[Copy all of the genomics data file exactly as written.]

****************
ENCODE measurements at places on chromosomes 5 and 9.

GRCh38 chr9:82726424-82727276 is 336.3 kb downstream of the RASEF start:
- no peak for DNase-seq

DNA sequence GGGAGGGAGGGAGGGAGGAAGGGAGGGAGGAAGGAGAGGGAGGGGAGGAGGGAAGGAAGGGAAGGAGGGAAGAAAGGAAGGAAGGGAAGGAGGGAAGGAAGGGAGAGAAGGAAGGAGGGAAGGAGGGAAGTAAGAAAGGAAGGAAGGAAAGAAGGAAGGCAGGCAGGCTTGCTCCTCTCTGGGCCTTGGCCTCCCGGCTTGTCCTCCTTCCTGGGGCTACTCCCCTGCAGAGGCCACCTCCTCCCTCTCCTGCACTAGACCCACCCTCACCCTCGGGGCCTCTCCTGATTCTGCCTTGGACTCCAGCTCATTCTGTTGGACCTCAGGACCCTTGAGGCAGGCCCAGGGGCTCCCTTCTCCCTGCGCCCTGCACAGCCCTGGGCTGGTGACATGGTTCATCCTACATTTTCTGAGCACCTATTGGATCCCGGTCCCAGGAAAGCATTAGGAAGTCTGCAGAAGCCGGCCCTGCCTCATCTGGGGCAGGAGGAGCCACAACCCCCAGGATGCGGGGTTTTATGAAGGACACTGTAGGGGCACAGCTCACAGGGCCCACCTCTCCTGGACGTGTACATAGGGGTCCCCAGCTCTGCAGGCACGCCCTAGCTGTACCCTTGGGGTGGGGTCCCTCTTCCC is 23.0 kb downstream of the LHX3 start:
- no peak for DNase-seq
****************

ENCODE measurements at places on chromosomes 5 and 9.

GRCh38 chr9:82726424-82727276 is 336.3 kb downstream of the RASEF start:
- no peak for DNase-seq

DNA sequence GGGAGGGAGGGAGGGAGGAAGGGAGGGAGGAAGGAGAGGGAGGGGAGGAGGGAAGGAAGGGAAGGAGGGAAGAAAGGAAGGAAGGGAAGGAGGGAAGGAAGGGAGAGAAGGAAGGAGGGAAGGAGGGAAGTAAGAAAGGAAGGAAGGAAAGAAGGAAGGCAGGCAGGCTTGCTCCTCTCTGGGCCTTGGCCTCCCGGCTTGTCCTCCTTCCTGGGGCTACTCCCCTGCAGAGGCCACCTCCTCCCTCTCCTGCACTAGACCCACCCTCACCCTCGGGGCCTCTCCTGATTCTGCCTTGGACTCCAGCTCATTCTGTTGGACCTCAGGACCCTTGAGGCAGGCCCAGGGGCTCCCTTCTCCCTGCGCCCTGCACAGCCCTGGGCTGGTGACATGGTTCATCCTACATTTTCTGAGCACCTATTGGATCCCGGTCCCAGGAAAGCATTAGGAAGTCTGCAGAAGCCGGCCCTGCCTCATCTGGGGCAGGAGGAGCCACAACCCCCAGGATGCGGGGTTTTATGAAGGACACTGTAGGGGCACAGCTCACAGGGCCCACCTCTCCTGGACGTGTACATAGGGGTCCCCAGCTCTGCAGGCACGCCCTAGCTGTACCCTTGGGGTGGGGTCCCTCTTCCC is 23.0 kb downstream of the LHX3 start:
- no peak for DNase-seq